Yesterday, May 6th, was the fourth anniversary of the US release of Thor from Marvel Studios. This image of Yggdrasil is taken from that film.
Yggdrasil means literally “the terrible’s horse”, but may also mean “Odin’s gallows”, a story we will save for another day. Yggdrasil is the great world tree on which all the nine realms* in the Norse cosmos are supported. It is a great ash tree whose roots sink deeply into the darkness of Hel, where the dragon Nidhogg gnaws at its roots. Its top-most branches reach far above the glorious halls of Asgard, and an unnamed eagle rests at the very top of the tree. The squirrel Ratatosk is tasked with carrying messages between the eagle and Niddhogg. The three roots of Yggdrasil reach into important wells in Midgard, Jotunheim, and Hel.
Trees were sacred to many Northern/Germanic cultures, and we are aware of specific sacred trees for the Saxon people and at the temple at Uppsala (in what is now Sweden). Warden trees that protected and brought luck were a common practice that continued into the 19th century.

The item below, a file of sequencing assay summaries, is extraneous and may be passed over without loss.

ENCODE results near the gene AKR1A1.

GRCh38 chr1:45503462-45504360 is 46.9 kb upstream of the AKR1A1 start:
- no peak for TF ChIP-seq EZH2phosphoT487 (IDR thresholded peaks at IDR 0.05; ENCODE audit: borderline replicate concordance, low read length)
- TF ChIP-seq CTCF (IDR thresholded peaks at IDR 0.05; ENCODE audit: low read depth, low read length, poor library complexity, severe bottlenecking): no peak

As in the picture above, Yggdrasil is understood somewhat differently for the alien Asgardians of the Marvel Cinematic Universe. They use the world tree as a metaphor to explain the cosmic connection between the nine different planets that made up the key planets in the cosmos as they understood it. Thor sketched this out to Jane on a notepad in the first Thor movie, and the connection became much more tangible in Thor: The Dark World when a “Convergence” made passage between these nine realms as easy as walking through a portal.
* Asgard, home of the Aesir, the gods with whom you are most familiar; Vanaheim, home of the Vanir, also gods; Alfheim, residence of the light elves; Midgard, where you now reside; Muspelheim, realm of fire; Svartalfheim, where the dark elves live; Jotunheim, land of the giants; Niflheim, the frozen lands of mist and ice; and Hel, the land of the dead.